Tall Girl: From the Perspective of a Short Girl

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Tall Girl starts out the same as any romantic comedy. Boy and Girl are at the library reading books at two tables facing each other. Boy and Girl look up and make eye contact. Boy and Girl start flirty banter about the books they’re reading before Boy asks Girl out. But here’s the kicker: Girl stands up and is towering over Boy.

Girl is Jodi Kentley: 16 year old, 6’1, Jodi Kentley. Growing up, Jodi was always taller than her peers, causing her to receive constant teasing throughout her childhood. Tired of slouching in the hallways and lacking self-confidence, Jodi finally starts to love all 73 inches of herself. 

When I initially saw the trailer for this movie, I was intrigued. As a 5’1, 15 year old, I’ve received lots of teasing from people poking fun at my height. As one of the shortest people in my grade, I’m used to sitting in the front row for pictures, standing on my tiptoes to reach for things and, not being able to see in crowded hallways. I have always wanted to be taller because it seems like there are only disadvantages to being short; that if I was tall, life would be easier. Nevertheless, after seeing a trailer for a movie about the struggles of a tall girl, I was interested to see the other side of things.

Turns out, the whole movie is about the struggle for Jodi to love herself and her height, and to find a guy taller than her she can date. Everyone in the whole entire school makes fun of her for being tall, except for her two best friends, Fareeda and 5’8 Jack Dunkleman who has been in love with Jodi forever. In fact, he tells her, pretty much everyday, that he’s in love with her. But Dunkleman just isn’t enough because he’s shorter than her. Jodi feels hopeless until one day, a new Swedish boy comes to school who’s perfect in every way and he’s taller than her!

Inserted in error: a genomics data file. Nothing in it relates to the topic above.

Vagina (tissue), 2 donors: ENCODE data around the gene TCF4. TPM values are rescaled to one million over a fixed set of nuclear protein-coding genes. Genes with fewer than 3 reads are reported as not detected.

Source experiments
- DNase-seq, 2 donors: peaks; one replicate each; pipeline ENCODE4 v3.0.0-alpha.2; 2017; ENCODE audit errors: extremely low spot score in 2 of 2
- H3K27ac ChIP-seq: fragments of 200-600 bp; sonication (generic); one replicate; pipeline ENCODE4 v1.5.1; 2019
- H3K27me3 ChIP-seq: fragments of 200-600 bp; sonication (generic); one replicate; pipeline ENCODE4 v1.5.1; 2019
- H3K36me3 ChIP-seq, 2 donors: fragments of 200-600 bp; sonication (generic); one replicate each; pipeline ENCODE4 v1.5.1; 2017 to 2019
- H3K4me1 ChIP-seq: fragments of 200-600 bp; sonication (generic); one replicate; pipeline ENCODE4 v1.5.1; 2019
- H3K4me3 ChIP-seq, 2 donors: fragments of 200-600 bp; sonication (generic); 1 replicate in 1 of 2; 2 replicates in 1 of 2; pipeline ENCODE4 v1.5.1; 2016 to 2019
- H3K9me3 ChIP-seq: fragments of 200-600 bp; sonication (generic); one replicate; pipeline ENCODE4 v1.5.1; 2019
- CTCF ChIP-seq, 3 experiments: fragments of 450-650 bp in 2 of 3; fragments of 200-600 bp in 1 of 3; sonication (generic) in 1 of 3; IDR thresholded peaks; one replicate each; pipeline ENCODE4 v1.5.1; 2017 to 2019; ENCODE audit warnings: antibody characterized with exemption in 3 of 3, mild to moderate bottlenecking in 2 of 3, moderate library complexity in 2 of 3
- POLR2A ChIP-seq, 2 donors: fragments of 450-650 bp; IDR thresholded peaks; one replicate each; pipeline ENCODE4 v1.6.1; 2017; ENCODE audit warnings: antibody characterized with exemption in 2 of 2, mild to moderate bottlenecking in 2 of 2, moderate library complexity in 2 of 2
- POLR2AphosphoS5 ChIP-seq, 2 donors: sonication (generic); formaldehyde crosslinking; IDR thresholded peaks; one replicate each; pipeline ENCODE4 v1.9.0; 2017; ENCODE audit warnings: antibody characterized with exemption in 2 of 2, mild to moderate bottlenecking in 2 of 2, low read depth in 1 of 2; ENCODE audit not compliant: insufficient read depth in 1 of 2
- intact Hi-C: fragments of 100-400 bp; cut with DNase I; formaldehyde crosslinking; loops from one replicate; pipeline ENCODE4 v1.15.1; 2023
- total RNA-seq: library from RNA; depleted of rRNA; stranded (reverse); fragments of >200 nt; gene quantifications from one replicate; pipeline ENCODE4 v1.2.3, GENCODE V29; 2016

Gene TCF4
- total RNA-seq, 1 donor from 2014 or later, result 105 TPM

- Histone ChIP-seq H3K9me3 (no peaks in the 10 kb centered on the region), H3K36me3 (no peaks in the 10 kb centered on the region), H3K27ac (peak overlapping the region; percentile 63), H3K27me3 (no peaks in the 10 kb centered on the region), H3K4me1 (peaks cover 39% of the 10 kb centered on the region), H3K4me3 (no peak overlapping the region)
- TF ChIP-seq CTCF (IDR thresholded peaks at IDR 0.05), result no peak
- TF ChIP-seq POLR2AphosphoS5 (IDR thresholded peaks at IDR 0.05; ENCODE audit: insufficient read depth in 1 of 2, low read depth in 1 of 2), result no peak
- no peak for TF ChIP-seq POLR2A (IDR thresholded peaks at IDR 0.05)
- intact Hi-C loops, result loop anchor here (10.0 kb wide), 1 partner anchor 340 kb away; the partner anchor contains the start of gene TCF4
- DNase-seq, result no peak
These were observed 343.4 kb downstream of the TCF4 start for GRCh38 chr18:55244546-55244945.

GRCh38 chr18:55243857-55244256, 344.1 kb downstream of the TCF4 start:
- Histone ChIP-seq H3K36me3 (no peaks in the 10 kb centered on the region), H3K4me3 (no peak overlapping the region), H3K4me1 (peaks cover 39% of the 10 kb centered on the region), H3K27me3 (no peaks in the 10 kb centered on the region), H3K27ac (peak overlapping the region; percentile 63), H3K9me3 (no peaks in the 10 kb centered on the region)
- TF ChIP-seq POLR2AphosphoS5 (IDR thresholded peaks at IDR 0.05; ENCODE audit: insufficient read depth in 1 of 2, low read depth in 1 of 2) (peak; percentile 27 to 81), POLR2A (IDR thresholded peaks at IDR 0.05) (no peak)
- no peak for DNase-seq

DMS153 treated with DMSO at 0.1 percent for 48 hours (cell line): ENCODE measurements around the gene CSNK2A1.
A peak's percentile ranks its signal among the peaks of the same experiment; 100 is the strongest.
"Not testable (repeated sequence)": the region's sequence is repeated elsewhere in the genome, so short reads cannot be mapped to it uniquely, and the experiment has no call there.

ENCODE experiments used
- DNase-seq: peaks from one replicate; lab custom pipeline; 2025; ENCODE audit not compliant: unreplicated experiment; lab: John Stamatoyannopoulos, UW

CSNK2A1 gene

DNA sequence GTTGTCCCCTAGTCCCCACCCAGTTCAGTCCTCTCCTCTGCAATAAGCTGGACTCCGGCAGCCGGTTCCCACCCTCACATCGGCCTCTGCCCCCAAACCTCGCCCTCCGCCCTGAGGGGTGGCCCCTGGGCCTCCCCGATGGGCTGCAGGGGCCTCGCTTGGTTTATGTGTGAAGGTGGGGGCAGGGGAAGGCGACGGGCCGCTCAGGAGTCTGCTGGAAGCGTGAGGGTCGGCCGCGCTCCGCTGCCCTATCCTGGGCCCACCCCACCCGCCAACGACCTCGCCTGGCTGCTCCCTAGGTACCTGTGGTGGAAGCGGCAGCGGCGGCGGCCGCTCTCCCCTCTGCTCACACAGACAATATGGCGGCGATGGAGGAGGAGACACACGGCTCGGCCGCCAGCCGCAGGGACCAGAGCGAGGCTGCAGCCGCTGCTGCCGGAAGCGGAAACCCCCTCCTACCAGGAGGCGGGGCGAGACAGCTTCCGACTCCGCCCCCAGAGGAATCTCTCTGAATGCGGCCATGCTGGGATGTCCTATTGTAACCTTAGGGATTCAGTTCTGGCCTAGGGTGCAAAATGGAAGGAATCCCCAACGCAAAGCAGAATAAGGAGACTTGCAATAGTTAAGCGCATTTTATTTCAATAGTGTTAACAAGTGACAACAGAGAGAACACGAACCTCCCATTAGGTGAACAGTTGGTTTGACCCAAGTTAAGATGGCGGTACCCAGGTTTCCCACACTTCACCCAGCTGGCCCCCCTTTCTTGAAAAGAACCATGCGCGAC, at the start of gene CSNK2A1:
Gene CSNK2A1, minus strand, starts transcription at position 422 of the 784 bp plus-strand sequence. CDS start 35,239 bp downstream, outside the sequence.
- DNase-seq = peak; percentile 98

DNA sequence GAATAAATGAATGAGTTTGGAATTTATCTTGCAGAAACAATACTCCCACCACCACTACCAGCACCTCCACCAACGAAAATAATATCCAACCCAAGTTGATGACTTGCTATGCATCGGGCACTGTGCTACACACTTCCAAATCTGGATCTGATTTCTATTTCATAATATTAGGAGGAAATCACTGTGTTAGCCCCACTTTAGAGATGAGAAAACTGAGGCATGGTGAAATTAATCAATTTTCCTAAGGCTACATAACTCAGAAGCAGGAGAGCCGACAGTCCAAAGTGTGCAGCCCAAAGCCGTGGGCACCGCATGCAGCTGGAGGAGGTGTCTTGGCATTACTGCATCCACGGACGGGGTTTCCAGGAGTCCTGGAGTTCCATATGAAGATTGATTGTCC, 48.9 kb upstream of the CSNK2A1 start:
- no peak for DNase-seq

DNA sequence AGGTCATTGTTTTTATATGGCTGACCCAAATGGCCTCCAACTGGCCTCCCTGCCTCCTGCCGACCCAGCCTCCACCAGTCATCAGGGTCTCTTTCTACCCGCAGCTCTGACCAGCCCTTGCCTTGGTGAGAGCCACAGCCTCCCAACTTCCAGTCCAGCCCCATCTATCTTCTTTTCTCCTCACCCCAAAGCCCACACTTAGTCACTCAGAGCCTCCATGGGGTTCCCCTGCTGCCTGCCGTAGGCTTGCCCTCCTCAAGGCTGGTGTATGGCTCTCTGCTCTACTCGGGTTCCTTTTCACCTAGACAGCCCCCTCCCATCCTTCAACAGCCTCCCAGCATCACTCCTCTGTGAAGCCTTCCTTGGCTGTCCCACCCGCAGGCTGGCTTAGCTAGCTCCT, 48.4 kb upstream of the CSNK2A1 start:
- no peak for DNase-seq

I had a few problems with this movie. First of all, Jodi is portrayed as a giant and a major freak in her school. In the scene I mentioned before, when she stands up, she looks at least 5 inches taller than the boy. When she’s walking in the hallway, she’s a head taller than everyone there. You can’t tell me there isn’t a single guy taller than 6’1 at an American high school.

Also, the only struggle Jodi faces is that she’s tall. Yes, I understand she is made fun of because of her height and no one should have to go through emotional torment for something they can’t control. However, she says, “You think your life is hard? I’m a high school junior wearing size 13 Nikes. Men’s size 13 Nikes. Beat that.” She acts as if being tall is the worst and only problem that any teen could face. She lives in a beautiful three story house and her best friend is in love with her. She’s surrounded by people who love and care for her and all she does is complain about her life. Her best friend Fareeda even says that she never expressed her own hardships because all she would receive from Jodi is how hard her life was because of her height.

Despite this movie’s many shortcomings, I do think that this movie has its heartwarming scenes. Fareeda and Dunkleman are funny, cute, well-written characters that could carry a movie on their own. And when Jodi finally does find self-confidence, it gives you a sense of satisfaction and happiness for her. But it’s definitely not worth watching the whole movie just to see these few bits of gold. Remember, if you ever think your life is hard, Jodi wears size 13 Nikes, men’s size 13 Nikes.